By Lindsay Heuser
(May 2014) “You know, he’s really upset with you for interrupting his sorbet earlier.”
I looked up from my computer and realized that the ICU nurse was addressing me.
“What? You mean, Mr. G?”
“Yeah, he’s not happy about what you did this morning.”
I stared at her, somewhat dumbfounded.
G was the team “peach,” as my intern dubbed him, a man with disdain
running through his veins and a tongue sharper than a razor’s edge. He
was a long-term alcoholic with pitting edema, a belly more distended
than the tightest of drums and a disposition like an icicle. He made no
attempts to hide his dislike of our team, and of the hospital at large.
He rolled his eyes, and spoke in terse utterances—complain, complain,
complain. He was uncomfortable and angry. You did not have to be around
Mr. G long to understand that this was a man with a lifetime of regrets.
This was a man at his very end.
Of course, Mr. G was my patient.
For some reason I thought that if I just treaded lightly, all would be
well. I have always been easy to get along with, after all. I would
smile and be courteous in my interactions and he would tolerate me, the
annoying medical student who made him repeat exams when he didn’t feel
like doing it. That sounded reasonable, right? Not too much to ask. For
the first couple of days after his admission, all seemed to be going
well. He grumbled at me when I came in during the mornings, but did
But now he was upset with me? Because of sorbet?
Because I had requested that he stop eating his lemon sorbet for a
minute while I listen to his heart and lungs?
I pondered the
situation for a minute. I hadn’t even thought twice about it when I made
the request. I did my usual song and dance: smiled and said,
“It’ll only be for a minute. I promise!” I did my exam and left the
room, thinking nothing of it. Was I being insensitive? Was he being
ridiculous? What was this? I’d never upset a patient before. I don’t
Then a resident approached me, “So I heard about
Mr. G and the sorbet. You really shouldn’t worry about it. He’s an old,
cranky man. I promise it’s not you. It’s him. Forget about it.”
later that afternoon I read a note that Palliative Care had left after
visiting Mr. G, halting when I saw the phrase “lemon sorbet” toward the
end. I moved in closer to the computer.
“The patient requests that he be allowed to eat his lemon sorbet without any interruptions from his health care team.”
paused. Now the entire palliative care team knew about my lemon sorbet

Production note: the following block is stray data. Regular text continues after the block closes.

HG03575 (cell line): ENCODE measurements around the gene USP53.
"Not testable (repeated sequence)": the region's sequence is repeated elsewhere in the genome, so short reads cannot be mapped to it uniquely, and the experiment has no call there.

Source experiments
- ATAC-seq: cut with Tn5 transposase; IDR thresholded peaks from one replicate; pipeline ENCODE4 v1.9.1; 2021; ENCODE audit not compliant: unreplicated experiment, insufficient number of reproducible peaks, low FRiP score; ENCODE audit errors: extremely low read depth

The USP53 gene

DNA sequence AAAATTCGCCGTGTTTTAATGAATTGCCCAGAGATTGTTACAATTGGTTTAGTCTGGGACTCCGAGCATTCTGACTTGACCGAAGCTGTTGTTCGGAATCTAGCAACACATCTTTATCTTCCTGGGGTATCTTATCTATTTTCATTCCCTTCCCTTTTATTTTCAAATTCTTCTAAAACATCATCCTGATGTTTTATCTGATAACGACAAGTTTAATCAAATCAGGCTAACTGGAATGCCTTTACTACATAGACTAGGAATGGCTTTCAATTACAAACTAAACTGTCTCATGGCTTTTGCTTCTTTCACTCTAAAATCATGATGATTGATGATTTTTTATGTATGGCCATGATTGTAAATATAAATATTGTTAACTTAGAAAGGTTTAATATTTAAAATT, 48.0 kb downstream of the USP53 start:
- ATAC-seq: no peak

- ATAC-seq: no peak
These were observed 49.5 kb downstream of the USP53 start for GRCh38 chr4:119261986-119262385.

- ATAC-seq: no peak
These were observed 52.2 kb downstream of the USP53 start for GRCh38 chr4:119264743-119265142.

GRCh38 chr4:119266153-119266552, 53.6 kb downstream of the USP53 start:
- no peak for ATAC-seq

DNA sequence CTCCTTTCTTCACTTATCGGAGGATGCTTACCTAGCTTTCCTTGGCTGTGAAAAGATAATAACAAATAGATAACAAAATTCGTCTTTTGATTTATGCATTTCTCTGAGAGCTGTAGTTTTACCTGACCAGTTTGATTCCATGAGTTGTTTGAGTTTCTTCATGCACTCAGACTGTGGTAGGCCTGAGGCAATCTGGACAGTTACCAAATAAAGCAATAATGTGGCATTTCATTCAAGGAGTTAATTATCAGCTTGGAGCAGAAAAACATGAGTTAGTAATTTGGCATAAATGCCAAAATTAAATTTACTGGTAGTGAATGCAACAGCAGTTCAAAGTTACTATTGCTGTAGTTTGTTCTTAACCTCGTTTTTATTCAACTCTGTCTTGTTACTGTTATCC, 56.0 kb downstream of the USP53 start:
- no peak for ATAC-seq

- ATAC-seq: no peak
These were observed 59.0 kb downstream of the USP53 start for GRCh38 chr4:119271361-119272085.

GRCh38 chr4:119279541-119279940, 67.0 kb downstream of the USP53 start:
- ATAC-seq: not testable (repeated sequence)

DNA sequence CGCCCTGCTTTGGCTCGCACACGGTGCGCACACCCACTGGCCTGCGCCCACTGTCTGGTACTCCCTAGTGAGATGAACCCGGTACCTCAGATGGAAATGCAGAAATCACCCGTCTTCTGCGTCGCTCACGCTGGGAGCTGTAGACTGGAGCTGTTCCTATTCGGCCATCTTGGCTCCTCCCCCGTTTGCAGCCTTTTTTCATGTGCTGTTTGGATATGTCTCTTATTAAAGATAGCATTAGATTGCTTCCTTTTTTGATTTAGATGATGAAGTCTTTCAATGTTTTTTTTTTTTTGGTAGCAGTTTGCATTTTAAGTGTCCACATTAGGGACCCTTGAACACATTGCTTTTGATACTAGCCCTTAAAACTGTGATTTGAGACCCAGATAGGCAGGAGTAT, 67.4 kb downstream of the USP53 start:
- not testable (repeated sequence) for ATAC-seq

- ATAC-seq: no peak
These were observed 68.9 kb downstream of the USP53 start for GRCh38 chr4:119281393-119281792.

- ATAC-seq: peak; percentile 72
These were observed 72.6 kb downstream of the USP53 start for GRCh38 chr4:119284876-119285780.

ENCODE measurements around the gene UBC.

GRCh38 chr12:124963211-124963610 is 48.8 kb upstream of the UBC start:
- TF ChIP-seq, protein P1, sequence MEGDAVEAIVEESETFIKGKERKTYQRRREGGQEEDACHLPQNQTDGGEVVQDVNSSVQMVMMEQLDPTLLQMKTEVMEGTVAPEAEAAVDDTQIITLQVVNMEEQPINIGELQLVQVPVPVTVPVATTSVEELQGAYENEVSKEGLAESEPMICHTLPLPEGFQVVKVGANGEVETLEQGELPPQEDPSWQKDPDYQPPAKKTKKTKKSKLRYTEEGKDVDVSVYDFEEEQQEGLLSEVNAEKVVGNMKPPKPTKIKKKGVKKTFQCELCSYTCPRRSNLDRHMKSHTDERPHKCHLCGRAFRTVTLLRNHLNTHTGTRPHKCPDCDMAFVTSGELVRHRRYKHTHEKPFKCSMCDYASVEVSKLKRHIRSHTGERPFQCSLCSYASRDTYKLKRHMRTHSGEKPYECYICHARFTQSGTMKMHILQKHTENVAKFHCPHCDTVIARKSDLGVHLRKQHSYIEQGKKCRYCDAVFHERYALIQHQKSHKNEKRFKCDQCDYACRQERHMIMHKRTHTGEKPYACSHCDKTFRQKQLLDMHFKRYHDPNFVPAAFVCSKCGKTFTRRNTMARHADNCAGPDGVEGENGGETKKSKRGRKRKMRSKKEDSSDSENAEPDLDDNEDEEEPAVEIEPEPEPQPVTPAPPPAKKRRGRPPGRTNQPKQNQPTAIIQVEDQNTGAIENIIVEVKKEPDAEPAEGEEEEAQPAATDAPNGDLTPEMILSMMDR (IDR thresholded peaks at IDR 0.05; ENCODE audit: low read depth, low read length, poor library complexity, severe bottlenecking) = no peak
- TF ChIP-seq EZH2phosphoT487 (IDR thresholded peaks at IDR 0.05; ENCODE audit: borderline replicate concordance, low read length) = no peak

incident? Uninterrupted lemon sorbet was one of his final requests? I
was embarrassed. I was angry. I was upset. Had I been pushy when
requesting that he put down his sorbet? I suppose that I could have come
back a few minutes after he had finished eating, but I was in a rush to
get done with my pre-rounding.
I had sacrificed his comfort on
behalf of my stubborn determination to accomplish my morning tasks.
Efficiency, after all, is the name of the game in medicine. Succumbing
to the lemon sorbet demand and sacrificing efficiency is not part of
the list of competencies that traditionally earns you honors.
was something more to this. Mr. G was at the end of his life and simply
wanted to be treated with respect. It had all seemed so silly to me,
this big fuss over sorbet; of course that’s easy to think when you’re 26
and death isn’t nipping at your heels. Lemon sorbet is a thing to be
had next summer, some other summer. Mr. G had no more summers.
dared to presume that I understood the value of lemon sorbet in a man’s
life and equated it with my own. Who really knows what memories a lemon
sorbet can hold? It could be an entire lifetime’s worth. All I had to
do was ask and listen.
I stepped away from my computer. Humility
is a big part of doctoring. Much bigger than I could have ever
imagined. I strode over to Mr. G’s room. I paused. Swallowing my pride, I
knocked on the door and walked into the room. I spotted the empty lemon
sorbet carton out of the corner of my eye.
“Mr. G,” I began, “I’d like to apologize ….”
Lindsay Heuser is a member of the Class of 2015 at the School of Medicine. She
is originally from Colorado Springs and earned a BA in chemistry from
Bowdoin College. She plans to pursue a career in psychiatry. This essay
originally appeared in The Human Touch, a journal of poetry, prose and
visual art by students, faculty and staff on the Anschutz Medical
You can read her work Heartbeat: A Poem in Three Parts →